When Laura Tobin looks at a vacant property that was once used for commercial, manufacturing or industrial businesses, she doesn’t see a blighted piece of land – she sees an opportunity for environmentally responsible urban growth and renewal.
“If we can understand the environmental liability associated with a property, and strategize how that liability can be addressed as part of the potential redevelopment, it changes the perceived hurdle into an opportunity,” Tobin said.
Tobin, area manager for the Denver water & environment office of WSP USA, and her team provide services in such areas as due diligence, site investigation, remediation, compliance, and industrial hygiene.
But her greatest interest comes in helping clients with the redevelopment of former commercial properties affected by contamination, commonly known as brownfields. She has worked extensively at sites where soil and groundwater have been adversely affected by a variety of contaminants, including volatile and semi-volatile organic compounds, metals, and petroleum hydrocarbons.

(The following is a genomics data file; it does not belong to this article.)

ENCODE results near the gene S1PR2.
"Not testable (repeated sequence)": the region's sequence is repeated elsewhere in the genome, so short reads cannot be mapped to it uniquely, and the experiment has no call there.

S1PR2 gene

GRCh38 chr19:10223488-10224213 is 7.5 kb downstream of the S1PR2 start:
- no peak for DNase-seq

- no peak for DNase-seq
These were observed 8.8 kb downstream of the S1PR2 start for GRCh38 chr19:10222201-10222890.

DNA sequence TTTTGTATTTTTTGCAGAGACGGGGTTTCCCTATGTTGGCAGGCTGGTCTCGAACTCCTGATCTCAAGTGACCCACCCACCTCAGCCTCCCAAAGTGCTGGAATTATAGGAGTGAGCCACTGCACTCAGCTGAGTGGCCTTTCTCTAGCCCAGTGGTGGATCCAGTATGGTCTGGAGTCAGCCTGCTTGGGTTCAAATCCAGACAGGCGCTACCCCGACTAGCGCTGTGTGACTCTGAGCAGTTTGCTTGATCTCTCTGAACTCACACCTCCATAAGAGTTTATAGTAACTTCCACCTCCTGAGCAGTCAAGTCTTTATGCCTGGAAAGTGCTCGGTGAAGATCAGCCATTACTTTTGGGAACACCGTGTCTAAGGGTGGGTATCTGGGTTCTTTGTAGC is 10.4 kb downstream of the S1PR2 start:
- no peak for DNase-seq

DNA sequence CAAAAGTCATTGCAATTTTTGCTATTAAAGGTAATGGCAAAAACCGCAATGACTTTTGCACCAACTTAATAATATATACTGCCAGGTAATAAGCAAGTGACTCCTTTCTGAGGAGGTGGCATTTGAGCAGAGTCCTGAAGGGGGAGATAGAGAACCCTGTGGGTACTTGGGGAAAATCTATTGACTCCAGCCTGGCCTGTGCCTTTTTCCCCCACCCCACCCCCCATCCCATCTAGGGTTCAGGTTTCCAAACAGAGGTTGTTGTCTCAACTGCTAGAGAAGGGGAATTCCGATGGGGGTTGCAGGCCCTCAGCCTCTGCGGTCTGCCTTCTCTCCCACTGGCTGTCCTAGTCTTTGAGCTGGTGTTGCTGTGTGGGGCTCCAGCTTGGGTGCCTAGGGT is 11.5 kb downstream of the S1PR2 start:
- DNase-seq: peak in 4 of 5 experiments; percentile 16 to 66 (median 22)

“Brownfields redevelopment is about more than just the environmental clean-up,” Tobin said. “It is also about placemaking and economic development. Many contaminated brownfield sites, especially in urban areas, sat idle for decades because the cost of cleaning these sites was very uncertain.”
She said the cost of the clean-up was often greater than the land would be worth after remediation, but tax incentives are making these properties more attractive, and are getting a fresh look.
“These brownfields were often in prime in-fill locations, close to transportation and urban centers,” Tobin said. “Today, redevelopers have a tremendous opportunity to qualify for lucrative tax credits and the financial incentives of a lower purchase price due to environmental liability.”